In the event that noise, which is ever present, clouds the tube display to the extent that it becomes difficult to distinguish or recognize the brightened spots above those produced by the noise, the embodiment of FIG. 1 may be modified to reduce these effects. Specifically, to the embodiment of FIG. 1 is added a Nth harmonic bandpass filter 27, another sawtooth vertical sweep generator 28 and a second cathode ray tube 30 in the manner shown in FIG. 3. As shown therein, Nth harmonic filter 27 is connected to the output of vertical sweep generator 23, vertical sweep generator 28 being connected between this filter and horizontal plates of cathode ray tube 30. The vertical plates and the cathode of tube 30 are, like cathode ray tube 22, respectively connected to horizontal sweep generator 16 and brightening pulse generator 14.
The operation of the embodiment shown in FIG. 3 is substantially identical with that of the FIG. 1 embodiment, the exception being that now tube 30 is used for correcting frequency difference between the reference and message carrier signals and tube 22 is used for demodulation and presentation. It will be remembered that tube 22 was previously used for all three purposes.
More specifically, horizontal sweep generator 16 produces the same horizontal sweep in tube 30 as it does in tube 22. Similarly, the positive voltage spikes out of brightening pulse generator are applied to the cathode of both tubes 22 and 30. With respect to the sawtooth output of vertical sweep generator 12, in addition to being applied to tube 22, this output is also applied to Nth harmonic filter circuit 27 which passes only the Nth harmonic of the reference signal to vertical sweep generator 28. Consequently, the sawtooth output of generator 28 has N times the repetition rate of the sawtooth output of sweep generator 23, with the result that the number of vertical sweep lines displayed on the face of tube 30 is N times that displayed on tube 22. Thus, each sweep on tube 30 represents 2π/N radians of a reference signal cycle whereas each sweep on tube 22 in both FIGS. 1 and 2 represents 2π radians, that is, represents an entire reference signal cycle. In this manner it becomes easier to identify the brightening spots produced by the pulses out of generator 14 corresponding to the positive-going zero cross-over points of the message carriers.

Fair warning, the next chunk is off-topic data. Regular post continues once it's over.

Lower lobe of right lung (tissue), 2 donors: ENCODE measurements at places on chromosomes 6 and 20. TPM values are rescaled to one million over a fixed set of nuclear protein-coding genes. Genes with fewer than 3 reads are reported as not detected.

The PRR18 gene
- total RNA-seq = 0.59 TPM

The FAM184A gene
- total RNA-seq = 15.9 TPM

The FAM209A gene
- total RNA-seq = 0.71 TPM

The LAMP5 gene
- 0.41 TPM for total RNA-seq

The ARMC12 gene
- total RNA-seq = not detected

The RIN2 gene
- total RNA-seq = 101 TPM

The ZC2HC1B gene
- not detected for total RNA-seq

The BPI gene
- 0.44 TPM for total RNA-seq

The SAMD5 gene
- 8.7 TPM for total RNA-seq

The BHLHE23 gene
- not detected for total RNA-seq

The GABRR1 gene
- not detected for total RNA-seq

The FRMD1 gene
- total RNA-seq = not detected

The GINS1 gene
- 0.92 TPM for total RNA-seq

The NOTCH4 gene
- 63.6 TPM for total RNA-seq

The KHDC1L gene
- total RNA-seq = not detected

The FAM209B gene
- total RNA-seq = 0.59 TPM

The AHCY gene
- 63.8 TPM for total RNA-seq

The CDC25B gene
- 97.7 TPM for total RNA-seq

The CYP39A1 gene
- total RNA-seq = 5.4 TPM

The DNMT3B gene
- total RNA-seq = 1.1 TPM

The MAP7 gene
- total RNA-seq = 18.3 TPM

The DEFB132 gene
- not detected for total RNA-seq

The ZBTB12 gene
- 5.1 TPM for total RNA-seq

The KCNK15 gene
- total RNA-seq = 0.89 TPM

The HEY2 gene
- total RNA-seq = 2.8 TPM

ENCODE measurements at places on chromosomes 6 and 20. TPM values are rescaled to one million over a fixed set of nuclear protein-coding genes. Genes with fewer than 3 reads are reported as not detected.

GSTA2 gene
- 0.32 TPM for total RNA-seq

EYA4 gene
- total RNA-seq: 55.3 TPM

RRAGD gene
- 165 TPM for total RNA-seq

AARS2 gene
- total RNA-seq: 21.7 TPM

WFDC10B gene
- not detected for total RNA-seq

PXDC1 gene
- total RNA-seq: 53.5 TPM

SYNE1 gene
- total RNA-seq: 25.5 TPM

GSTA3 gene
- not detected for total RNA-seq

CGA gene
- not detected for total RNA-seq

The correction of frequency, demodulation and presentation is accomplished in the same manner as with the apparatus of FIG. 1, namely, oscillator 17 is adjusted until the lines of bright spots on the face of tube 30 are horizontally oriented at which time phase shifter 20 is adjusted until the horizontal line segments on the face of tube 22 are properly positioned for easy read-out, as previously described.
Referring now to FIG. 4, there is shown still another embodiment of the present invention which includes storage medium To previously described. Thus, the storage medium has three output lines 11, 12 and 13, the message signal at frequency f0 being produced at line 11, the reference signal at frequency (f0 ±Δf) being produced at line 12 and a horizontal synchronizing pulse being generated at line 13.
Storage medium 10 is connected through line 11 to an amplifier 31 whose output is connected to both an envelope detector 32 and a trigger generator 33 which, in turn, is connected to a blocking oscillator 34. The blocking oscillator is connected to one of two inputs to a brightening pulse modulator 35, the second modulator input being connected to the output of envelope detector 32. The output end of modulator 35 is connected to the cathode of a cathode-ray tube 36 mounted in an oscilloscope 37.